carry (one's) weight

(redirected from carry their weight)

carry (one's) weight

To do one's part. To fulfill one's responsibilities. I know I've been sick, but I'll carry my weight on the project, don't worry.
See also: carry, weight

carry (a lot of) weight (with someone or something)

Fig. to be very influential with someone or some group of people. Your argument does not carry a lot of weight with me. The senator's testimony carried a lot of weight with the council.
See also: carry, weight

carry one's (own) weight

 and pull one's (own) weight
Fig. to do one's share; to earn one's keep. (The weight is the burden that is the responsibility of someone.) Tom, you must be more helpful around the house. We each have to carry our own weight. Bill, I'm afraid that you can't work here anymore. You just haven't been carrying your weight.
See also: carry, weight

carry weight (with someone)

Fig. to have influence with someone; [for an explanation] to amount to a good argument to use with someone. That carries a lot of weight with the older folks. What you say carries no weight with me.
See also: carry, weight

carry weight

Also, carry authority or conviction . Exert influence, authority, or persuasion, as in No matter what the President says, his words always carry weight. Shakespeare combined two of these expressions in Henry VIII (3:2): "Words cannot carry authority so weighty." [c. 1600]
See also: carry, weight

carry weight

COMMON If a person or their opinion carries weight, they are respected and are able to influence people. Not only do men talk more, but what they say often carries more weight. El Tiempo is Colombia's leading newspaper and its opinions carry considerable weight in the country.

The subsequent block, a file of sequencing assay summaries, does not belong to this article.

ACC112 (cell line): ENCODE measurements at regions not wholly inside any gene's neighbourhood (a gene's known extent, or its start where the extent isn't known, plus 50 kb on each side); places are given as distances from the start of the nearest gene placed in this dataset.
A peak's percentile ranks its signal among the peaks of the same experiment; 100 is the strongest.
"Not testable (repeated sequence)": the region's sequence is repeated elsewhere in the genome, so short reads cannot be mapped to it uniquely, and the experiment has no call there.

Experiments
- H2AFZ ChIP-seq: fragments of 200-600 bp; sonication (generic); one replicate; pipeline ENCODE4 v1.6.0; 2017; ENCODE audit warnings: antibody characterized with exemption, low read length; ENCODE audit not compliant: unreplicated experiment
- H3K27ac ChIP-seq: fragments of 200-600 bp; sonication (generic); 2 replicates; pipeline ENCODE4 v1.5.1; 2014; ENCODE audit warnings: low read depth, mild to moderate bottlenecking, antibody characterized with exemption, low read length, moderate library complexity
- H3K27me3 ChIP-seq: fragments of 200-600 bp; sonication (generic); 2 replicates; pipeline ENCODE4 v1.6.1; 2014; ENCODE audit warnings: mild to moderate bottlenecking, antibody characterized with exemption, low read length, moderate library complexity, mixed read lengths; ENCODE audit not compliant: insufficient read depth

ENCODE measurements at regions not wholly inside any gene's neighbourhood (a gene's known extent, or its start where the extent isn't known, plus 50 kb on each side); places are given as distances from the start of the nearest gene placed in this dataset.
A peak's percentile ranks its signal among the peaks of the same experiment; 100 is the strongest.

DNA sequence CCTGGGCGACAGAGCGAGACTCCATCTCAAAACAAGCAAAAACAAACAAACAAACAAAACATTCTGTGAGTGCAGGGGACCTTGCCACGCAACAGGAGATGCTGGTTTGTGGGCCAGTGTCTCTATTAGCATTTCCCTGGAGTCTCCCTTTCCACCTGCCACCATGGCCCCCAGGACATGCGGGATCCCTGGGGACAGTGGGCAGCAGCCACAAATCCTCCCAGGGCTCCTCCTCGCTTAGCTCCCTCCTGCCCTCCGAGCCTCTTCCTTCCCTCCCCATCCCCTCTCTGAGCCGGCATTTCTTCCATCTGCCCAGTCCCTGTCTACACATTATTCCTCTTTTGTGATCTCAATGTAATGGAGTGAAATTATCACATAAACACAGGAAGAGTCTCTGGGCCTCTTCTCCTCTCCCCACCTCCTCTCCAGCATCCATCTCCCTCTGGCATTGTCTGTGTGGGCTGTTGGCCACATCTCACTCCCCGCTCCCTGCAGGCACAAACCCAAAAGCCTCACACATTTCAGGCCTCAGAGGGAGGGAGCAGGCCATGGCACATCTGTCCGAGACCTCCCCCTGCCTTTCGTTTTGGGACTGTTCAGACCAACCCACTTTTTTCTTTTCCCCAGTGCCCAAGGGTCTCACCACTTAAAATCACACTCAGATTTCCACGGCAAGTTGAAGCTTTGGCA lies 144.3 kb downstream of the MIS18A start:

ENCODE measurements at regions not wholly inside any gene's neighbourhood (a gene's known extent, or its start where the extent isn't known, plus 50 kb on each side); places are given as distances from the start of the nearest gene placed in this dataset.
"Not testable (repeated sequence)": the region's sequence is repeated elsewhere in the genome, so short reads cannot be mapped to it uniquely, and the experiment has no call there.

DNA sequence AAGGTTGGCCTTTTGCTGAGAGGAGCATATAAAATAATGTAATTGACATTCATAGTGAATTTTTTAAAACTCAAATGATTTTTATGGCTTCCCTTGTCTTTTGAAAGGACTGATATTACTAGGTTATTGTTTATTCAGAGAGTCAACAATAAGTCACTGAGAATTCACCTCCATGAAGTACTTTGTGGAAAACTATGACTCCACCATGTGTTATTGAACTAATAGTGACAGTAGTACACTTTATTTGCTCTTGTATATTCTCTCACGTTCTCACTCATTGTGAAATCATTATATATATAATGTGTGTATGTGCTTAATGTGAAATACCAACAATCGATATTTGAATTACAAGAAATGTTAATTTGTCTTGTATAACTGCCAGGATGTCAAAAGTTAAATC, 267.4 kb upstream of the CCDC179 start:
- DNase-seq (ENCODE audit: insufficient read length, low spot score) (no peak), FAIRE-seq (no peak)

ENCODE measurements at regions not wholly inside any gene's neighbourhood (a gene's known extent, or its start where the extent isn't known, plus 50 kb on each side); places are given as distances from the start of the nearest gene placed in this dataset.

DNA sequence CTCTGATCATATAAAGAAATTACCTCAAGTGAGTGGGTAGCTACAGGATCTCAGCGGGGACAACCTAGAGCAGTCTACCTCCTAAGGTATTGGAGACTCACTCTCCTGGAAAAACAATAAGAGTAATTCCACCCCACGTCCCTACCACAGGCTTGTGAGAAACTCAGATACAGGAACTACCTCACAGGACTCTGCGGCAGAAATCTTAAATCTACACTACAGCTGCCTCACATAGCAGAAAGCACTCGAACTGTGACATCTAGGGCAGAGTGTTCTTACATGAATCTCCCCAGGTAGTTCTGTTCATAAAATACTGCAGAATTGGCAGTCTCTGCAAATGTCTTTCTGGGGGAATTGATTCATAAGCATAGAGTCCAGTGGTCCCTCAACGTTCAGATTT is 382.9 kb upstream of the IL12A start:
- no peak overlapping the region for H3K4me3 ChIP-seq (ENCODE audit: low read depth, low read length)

See also: carry, weight

carry weight

be influential or important.
See also: carry, weight

carry ˈweight

be important or able to influence somebody: His opinions carry very little weight with his manager.
See also: carry, weight

carry weight

verb
See also: carry, weight
References in periodicals archive ?
Normal-weight people who carry their weight around their middles are at highest risk of death from any cause compared to people who are overweight or obese, but who carry their weight elsewhere, such as in their hips and legs.
Other research suggested that apple-shaped people, who have a high waist-to-hip ratio, are more likely to have diabetes than are pear-shaped people, who carry their weight in their buttocks and thighs.
Some dancers' bones and muscles are ready to carry their weight en pointe about the time they are ten years old.
The research, published in the July 14, 2010 issue of the Journal of the American Geriatrics Society, found that the more an older woman weighs, the worse her memory is likely to be, and that the effect is going to be more pronounced in women who carry their weight around their hips and thighs.
Since men tend to carry their weight around their gut, whereas women settle into their hips, men are "more susceptible to an increase in body fat than women.